Archives for category: Psychology

ignoramus

Imagine now that Reagan, or his speech writer, would have used a single different word …

It isn’t that people are ignorant, it’s just that they know so much that isn’t so.

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From a friend’s FB wall:

“African proverb:
Every morning in Africa, a gazelle wakes up.
It knows it must run faster than the fastest lion or it will be killed.
Every morning a lion wakes up.
It knows it must outrun the slowest gazelle or it will starve to death.

It doesn’t matter weather you are a lion or a gazelle.
When the sun comes up, you better start running.”

(from The World Is Flat, by Thomas L. Friedman)

It seems that the modern world is gradually becoming more and more ‘African’.
We’re so busy running ourselves out that we’re failing to remember the essential.

That we’re people.
Neither gazelle nor lion!
And that most of us have long ago left the jungle and now live in cities!

How about ‘taking five‘ from our incessant quest for trinkets and use the time to remember “togetherness”?
As in “communion”?

In the civilized world, ‘Dog eat dog’ was supposed to be an exception, not an everyday occurrence…

Ruthless acquisition or competition, as in With shrinking markets, it’s dog eat dog for every company in this field. This contradicts a Latin proverb which maintains that dog does not eat dog, first recorded in English in 1543. Nevertheless, by 1732 it was put as “Dogs are hard drove when they eat dogs” (Thomas Fuller, Gnomologia).”

PS.
After reading this, my son pointed out that lions are the only cats which hunt cooperatively on a constant basis.
Could this be the reason for which they are seen as the royals of the animal world?

Fake news

“Federal lawmakers on Wednesday released samples of 3,000 Facebook ads purchased by Russian operatives during the 2016 presidential campaign. The ads conveyed the wide range of influence Russian-linked groups tried to enact on Americans…”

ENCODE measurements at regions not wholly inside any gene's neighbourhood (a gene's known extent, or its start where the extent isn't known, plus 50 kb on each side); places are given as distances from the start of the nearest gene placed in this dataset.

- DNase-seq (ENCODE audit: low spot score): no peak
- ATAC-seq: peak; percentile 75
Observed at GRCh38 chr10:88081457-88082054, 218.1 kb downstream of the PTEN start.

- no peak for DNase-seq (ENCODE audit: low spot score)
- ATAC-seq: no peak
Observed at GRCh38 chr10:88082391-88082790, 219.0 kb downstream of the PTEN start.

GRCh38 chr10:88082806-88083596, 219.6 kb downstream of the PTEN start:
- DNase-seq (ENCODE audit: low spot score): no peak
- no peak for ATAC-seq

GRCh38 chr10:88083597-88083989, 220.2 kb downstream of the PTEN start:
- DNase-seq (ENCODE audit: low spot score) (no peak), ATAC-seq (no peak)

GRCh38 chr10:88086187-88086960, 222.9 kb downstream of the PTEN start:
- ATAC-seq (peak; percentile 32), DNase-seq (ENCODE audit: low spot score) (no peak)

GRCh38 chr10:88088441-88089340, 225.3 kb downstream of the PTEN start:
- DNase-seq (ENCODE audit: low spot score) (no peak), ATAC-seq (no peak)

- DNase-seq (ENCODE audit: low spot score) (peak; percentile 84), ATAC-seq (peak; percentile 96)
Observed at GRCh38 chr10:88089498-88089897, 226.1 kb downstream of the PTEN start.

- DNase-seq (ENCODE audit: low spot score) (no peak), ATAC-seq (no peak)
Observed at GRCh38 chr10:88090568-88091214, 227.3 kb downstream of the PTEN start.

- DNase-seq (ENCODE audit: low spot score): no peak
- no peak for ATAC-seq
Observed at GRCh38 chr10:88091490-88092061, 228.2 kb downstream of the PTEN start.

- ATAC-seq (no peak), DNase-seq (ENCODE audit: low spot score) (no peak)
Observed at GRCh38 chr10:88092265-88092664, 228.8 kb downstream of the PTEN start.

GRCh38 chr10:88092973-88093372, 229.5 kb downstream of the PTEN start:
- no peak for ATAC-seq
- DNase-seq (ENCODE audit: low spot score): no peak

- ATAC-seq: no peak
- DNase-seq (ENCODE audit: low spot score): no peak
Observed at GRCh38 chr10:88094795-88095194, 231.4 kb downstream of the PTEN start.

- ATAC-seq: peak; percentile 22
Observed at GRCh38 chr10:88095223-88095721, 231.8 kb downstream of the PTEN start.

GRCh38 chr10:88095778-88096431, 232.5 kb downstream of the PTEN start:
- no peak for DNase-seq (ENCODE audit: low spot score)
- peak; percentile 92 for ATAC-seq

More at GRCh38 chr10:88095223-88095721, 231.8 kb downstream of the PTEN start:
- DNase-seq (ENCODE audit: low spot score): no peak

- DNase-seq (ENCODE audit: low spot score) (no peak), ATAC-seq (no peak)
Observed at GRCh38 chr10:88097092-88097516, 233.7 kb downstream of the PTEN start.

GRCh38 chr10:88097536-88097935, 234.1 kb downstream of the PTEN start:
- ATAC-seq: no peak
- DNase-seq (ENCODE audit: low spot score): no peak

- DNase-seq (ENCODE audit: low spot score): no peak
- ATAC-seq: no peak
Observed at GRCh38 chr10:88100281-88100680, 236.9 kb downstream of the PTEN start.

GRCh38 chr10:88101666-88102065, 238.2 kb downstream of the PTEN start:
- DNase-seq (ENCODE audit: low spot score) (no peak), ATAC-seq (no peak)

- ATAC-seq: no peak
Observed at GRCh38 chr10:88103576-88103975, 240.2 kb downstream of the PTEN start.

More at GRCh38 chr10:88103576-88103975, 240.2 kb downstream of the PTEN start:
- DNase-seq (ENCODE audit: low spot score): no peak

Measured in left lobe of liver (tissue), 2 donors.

Let’s zoom out in order to gain some perspective over all this.

Fake news are defined by Oxford Learner’s Dictionaries as “false reports of events, written and read on websites“.

The way I see it, “fake news” have a lot in common with counterfeit currency.
In more ways than one!

First of all, most money in current use is ‘fiat money’.
We are dealing with either printed pieces of paper or otherwise useless pieces of metal.
We ‘trust’ them for trading purposes simply because we are convinced that the institution which stand behind them – Central Banks, free(ish) markets and law enforcement, will do what they are meant to do. We trust that the Central Banks will not print too many of those pieces of paper, that the free(ish) markets will set a reasonable price to everything and that the police will manage to weed out (most of) those who try to circulate fake money.
Not even a return to ‘real’ money – a.k.a. gold,  wouldn’t insulate us from crooks. Gold coins can be, and had been, tampered with in so many ways. Human greed is a very powerful motivator but not necessarily a good mentor.

Which brings us to the reason for why fake money came to be.
Simply because some ‘industrious’ people ‘make’ them and some other, equally greedy, people knowingly distribute them.

In conclusion, we wouldn’t have to deal with fake money if money wasn’t essential for an efficient free market and we would have a lot less of it if greed were not such a widespread attitude. And no, a cash-less economy would not solve the problem. A printing press is no longer essential for faking money. Hacking skills have become  a good enough substitute.

Let’s translate this rationale to (fake) news.

We need to know what’s going on around us so we’ve developed an equivalent to the financial system. The mass media.
Which has a more or less equivalent set of ‘guardians’.
The ‘printers’ are responsible for the equivalence between their ‘product’ and the reality it represents while the market (readers, that is) is responsible for ‘setting the price’.

Of course, there are also differences.
‘Law enforcement’ has indeed a role to play in the news industry but its scope is a lot narrower than in the first case. And rightfully so. The ‘information’ market needs to be a lot more ‘flexible’ than the one dealing in ‘economic goods’. There’s a lot to discuss on this subject, I’ll leave it here.
There’s also no Central Bank to ‘tug at the sleeves’ of those who ‘jump the shark’.

As a consequence of these two differences, the ‘counterfeiters’ have an easier life and the consumers/victims a far greater responsibility for what’s going on. Simply because the consumers/potential victims cannot rely on any third party to do their job. To sniff out the ‘bad thing’.

But what if ‘it’s the thief who plays the victim’?
That very much depends on who the ‘thief’ is!

Let’s go back in time for a short while.
First to the American Revolutionary War. During which the British attempted to crash the American economy by injecting in it enough counterfeit money to cause hyperinflation. “No economy, no more war.” The British did manage to produce and distribute a huge amount of fake money yet the outcome was not the intended one. “Even when at one point the amount of counterfeit currency in circulation may have exceed the amount of legitimate currency, the economy hung on by its eye teeth and never fully collapsed.”